Odds are that if you’ve been to the beach or gone camping or somewhere in between, you are familiar with inflatable products like air mattresses. It’s nothing spectacular to see a rectangle inflate into a thicker, more comfortable rectangle, but what if your air mattress inflated into the shape of a crane?
We’ve seen similar ideas in quadcopters and robots using more mechanical means, but this is method uses air instead. To make this possible, the [Tangible Media Group] out of [MIT’s Media Lab] have developed aeroMorph — a program that allows the user to design inflatable constructs from paper, plastic or fabric with careful placement of a few folding joints.
These designs are exported and imprinted onto the medium by a cartesian coordinate robot using a heat-sealing attachment. Different channels allow the medium to fold in multiple directions depending on where the air is flowing, so this is a bit more complicated than, say, a bouncy castle. That, and it’s not often you see paper folding itself. Check it out!
[James Bruton] is well known for making robots using electric motors but he’s decided to try his hand at using pneumatics in order to make a fighting robot. The pneumatic cylinders will be used to give it two powerful punching arms. In true [James Bruton] fashion, he’s started with some experiments first, using the pneumatic cylinders from foot pumps. The cylinders he’s tried so far are taken out of single cylinder foot pumps from Halfords Essentials, costing only £6.29, around $8.11 US. That’s far cheaper than a commercial pneumatic cylinder, and perfectly adequate for this first step.
He did have to hack the cylinder a little though, besides removing it from its mounting and moving it to a DIY frame. Normally when you step down on a foot pump’s lever, you compress the cylinder, forcing air out the hose and into whatever you’re inflating. But he wanted to push air in the other direction, into the hose and into the cylinder. That would make the cylinder expand and thereby extend a robot fighting arm. And preferably that would be done rapidly and forcefully. However, a check valve at the hose outlet prevented air from entering the cylinder from the hose. So he removed the check valve. Now all he needed was a way to forcefully, and rapidly, push air into the hose.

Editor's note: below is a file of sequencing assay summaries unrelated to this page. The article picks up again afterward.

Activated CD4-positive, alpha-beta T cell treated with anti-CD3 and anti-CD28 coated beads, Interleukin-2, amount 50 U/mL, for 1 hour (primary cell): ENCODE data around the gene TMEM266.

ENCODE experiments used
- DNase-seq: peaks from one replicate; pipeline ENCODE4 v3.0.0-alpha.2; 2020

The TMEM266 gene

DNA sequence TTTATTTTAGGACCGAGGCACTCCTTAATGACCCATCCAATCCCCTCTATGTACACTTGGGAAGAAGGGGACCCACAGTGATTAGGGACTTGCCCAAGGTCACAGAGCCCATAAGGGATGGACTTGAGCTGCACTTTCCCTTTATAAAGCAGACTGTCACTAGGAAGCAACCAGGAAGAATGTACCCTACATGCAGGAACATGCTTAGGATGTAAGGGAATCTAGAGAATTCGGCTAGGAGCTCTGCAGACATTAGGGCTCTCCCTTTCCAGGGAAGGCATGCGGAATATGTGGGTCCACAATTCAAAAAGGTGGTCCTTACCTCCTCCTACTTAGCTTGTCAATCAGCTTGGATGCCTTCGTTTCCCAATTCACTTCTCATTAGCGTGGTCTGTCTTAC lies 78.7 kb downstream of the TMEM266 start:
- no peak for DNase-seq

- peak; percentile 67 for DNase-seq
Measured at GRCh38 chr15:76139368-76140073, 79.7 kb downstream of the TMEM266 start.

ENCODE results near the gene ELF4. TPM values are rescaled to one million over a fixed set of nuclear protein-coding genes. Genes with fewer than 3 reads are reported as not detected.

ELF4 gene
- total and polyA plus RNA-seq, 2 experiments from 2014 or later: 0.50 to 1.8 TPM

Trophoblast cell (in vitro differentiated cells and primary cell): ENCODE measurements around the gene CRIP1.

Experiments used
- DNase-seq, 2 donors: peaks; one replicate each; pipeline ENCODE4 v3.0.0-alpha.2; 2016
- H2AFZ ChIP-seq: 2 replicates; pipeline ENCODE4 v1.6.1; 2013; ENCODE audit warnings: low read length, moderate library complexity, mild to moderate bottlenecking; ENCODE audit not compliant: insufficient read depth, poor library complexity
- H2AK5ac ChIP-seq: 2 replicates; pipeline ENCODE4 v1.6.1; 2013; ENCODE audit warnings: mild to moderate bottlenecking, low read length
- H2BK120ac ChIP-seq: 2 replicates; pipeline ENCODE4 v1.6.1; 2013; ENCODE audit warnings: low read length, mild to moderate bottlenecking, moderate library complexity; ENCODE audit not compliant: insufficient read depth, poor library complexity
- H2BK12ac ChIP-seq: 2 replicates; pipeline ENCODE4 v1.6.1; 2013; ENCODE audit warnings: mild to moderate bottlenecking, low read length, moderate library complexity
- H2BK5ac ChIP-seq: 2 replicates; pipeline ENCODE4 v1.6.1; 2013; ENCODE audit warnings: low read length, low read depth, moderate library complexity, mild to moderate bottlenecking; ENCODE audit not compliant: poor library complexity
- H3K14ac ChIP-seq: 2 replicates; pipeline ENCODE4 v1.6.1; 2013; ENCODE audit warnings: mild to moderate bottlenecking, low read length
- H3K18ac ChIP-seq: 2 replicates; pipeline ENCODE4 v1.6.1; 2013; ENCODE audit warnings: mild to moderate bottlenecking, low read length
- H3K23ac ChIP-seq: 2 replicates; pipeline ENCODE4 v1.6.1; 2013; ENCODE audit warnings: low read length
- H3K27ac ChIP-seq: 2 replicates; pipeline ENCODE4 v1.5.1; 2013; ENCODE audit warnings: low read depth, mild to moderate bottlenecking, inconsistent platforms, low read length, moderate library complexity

For that he bought a solenoid activated valve on eBay, and a compressor with a 24 liter reservoir and a decent air flow rate of 180 liters per minute. The compressor added £110 ($142) to the cost of his project but that was still cheaper than the batteries he normally buys for his electric motor robots.
After working his usual CAD and 3D printing magic, he came up with an arm for the cylinder and a body that could fit two more valve activated cylinders to act as a working shoulder. A little more 3D printing and electronics, and he had 3 switches, one for each valve and cylinder. He then had the very successful results his experiment. You can see the entire R&D process in the video below, along with demonstrations of the resulting punching robot arm. We think it’s fairly intimidating for a first step.
We’ve always been fascinated at the number of ways logic gates can spring into being. Sure, we think of logic gates carrying electrons, but there are so many other mechanical means to do the same thing. Another method that sometimes has a practical use is fluidic or pneumatic logic. We guess [dAcid] has a similar interest since he’s written two posts on how to construct the gates. One post covers making them with ordinary tools. The other requires an SLA printer.
According to [dAcid], the design is effectively the same either way, but the SLA printing is more precise. Silicone is an important component, either way. Fluidic logic has applications in some mechanical systems, although digital logic has made it less important than it once was. However, it is very possible that nanotechnology systems will implement logic mechanically, so this is still an interesting technique to understand. You can see videos of how a D latch looks using both methods, below.
The I/O capabilities built into most microcontrollers make it easy to measure the analog world. Say you want to build a data logger for temperature. All you need to do is get some kind of sensor that has a linear voltage output that represents the temperature range you need to monitor — zero to five volts representing 0° to 100°C, perhaps. Hook the sensor up to and analog input, whip up a little code, and you’re done. Easy stuff.